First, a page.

One of the greatest stealers of joy is instability. Instability causes us to experience a rollercoaster of emotions that greatly affect our joy. It keeps us imprisoned by our circumstances. One of our goals as Christians should be to become stable. After all, what better testimony is there than to show others the very things we say we represent?
When I speak of stability, I am referring to being stable in our thoughts, words, and emotions. Do you ever stop and think about what you are thinking about? I have often heard Joyce Meyer say, “where the mind goes, the man follows.” Pause to consider the truth of that statement. Your thoughts are what drive your words and emotions, and ultimately, your behavior. Believe it or not, we do not have to stop and camp on every thought that drops into our heads. No, we are fully capable of redirecting our thoughts. It is not always easy, but God has equipped us to handle hard things. II Corinthians 10:15 says, “We break down every thought and proud thing that puts itself up against the wisdom of God. We take hold of every thought and make it obey Christ” (AMP). This verse not only tells us we must control our thoughts, but also provides reassurance that we are able. Casting down wrong thoughts inevitably leads to fewer unbridled words and thoughtless actions, and it causes a substantial increase in joy.
From your thoughts, flow your words. If you think negatively, you will speak negatively. Conversely, if you think positively, your words will become positive containers of power. I cannot tell you how many times I have prayed in earnest about a problem and thanked God for the work He was already doing in that particular situation. Not long after, you would find me grumbling or complaining to family or friends. With my very own mouth, the very one I had used to go to God, my mindless chatter thwarted any power my prayer had. What did it get me? It got me a radical decrease in joy and likely decreased the joy in others.
I truly believe one of the greatest ways we can increase our joy in everyday life is by simply minding our own business. I am often amazed how easily and frequently we express our opinions about things for which we have absolutely no responsibility. Technology and social media make it easy to spew our thoughtless remarks. What we must remember is we will, on the day of judgment, give an account for every idle (inoperative, nonworking) word we speak (see Matthew 12:36). Many of us have a bad habit of meddling and talking too much about nothing. As a result, our careless chatter can tear down others and lead people to ungodliness (see II Timothy 2:16).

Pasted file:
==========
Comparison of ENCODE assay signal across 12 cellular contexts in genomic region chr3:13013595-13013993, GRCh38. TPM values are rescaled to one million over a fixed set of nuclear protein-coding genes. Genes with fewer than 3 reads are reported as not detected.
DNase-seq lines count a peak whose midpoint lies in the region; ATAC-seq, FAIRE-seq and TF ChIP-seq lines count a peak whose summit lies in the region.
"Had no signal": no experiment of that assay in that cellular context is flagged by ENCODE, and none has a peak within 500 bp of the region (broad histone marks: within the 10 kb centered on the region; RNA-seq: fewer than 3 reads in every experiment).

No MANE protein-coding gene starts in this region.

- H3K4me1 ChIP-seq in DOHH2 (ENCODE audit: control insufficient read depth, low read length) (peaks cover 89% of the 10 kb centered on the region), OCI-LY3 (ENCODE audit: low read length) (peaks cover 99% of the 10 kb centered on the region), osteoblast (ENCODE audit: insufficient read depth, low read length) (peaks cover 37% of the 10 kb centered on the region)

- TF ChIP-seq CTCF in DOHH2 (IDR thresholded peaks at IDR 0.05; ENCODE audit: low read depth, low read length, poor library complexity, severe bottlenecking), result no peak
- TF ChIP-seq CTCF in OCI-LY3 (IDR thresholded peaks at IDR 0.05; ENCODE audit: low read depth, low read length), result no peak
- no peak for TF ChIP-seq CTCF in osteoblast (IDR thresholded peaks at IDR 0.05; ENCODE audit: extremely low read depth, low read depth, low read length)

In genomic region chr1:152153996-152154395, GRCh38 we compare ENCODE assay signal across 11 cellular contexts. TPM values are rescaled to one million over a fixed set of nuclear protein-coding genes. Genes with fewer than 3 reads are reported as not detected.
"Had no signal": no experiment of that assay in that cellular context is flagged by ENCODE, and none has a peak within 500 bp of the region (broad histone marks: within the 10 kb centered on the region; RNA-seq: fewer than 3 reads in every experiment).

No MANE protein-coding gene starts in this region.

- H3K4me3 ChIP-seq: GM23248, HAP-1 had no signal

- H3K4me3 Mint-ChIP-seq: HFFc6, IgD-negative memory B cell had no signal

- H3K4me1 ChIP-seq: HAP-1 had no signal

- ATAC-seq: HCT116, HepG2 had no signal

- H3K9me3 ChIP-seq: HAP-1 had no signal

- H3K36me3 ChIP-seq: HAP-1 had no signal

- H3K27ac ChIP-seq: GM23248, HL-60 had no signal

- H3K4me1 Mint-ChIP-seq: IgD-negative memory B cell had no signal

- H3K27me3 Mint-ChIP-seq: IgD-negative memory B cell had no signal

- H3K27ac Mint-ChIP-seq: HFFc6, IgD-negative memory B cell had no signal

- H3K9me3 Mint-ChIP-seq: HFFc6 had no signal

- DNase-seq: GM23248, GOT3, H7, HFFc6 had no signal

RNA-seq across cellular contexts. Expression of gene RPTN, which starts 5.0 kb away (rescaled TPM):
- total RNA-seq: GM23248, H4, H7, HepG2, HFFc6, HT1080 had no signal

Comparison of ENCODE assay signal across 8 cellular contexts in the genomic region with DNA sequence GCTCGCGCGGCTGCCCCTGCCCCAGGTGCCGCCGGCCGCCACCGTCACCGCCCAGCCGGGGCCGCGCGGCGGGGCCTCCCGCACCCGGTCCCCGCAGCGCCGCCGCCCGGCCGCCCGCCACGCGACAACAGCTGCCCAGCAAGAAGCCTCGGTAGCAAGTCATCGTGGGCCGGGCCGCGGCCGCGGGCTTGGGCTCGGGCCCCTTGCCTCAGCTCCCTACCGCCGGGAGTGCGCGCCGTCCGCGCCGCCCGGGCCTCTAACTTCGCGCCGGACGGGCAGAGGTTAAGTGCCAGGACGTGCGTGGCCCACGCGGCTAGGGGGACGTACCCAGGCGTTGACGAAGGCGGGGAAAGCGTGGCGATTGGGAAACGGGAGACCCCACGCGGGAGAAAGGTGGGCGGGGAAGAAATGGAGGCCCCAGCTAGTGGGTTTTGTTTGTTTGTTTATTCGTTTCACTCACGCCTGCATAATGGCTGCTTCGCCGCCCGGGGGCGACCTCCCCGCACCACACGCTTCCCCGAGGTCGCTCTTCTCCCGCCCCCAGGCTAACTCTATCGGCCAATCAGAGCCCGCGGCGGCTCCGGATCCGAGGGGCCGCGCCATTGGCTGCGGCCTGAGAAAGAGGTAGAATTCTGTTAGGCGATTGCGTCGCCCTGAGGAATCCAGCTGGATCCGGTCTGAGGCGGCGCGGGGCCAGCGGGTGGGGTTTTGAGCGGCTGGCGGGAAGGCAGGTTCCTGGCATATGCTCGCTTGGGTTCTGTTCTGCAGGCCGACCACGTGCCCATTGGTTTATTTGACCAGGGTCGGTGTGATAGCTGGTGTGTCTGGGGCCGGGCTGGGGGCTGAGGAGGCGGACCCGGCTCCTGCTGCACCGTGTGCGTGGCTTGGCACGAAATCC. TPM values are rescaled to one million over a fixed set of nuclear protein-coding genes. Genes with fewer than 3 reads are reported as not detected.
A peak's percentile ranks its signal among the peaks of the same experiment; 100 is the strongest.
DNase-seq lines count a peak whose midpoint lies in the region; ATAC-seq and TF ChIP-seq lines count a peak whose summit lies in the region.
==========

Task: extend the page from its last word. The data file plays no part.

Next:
I believe what motivates our incessant meddling, fault-finding, and gossiping is a need to feel important, a want to fit into a particular group, or a fear of being labeled. But, at what cost do we do this? Should it not matter that it displeases God and robs us of our joy? Do we not realize that our words are like boomerangs in that whatever we send out will just come right back to us? For increased joy, the Bible says very plainly, “[f]or let him who wants to enjoy life and see good days [good — whether apparent or not] keep his tongue free from evil and his lips from guile (treachery, deceit)” I Peter 3:10 (AMP). We must have the wisdom and courage to be who God created us to be and not give into our fleshly desires.
I hope you will join me in determining to use the power of our thoughts and words to increase joy. I, for one, want to follow the example set by Jesus and by my own amazing mom. We should all endeavor to speak life everywhere we go (Proverbs 18:21). After all, I believe God’s decision to give us only one mouth and two ears has very little to do with being aesthetically pleasing (see James 1:19).
© 2016 by Kelli Hammond Mills. All rights reserved.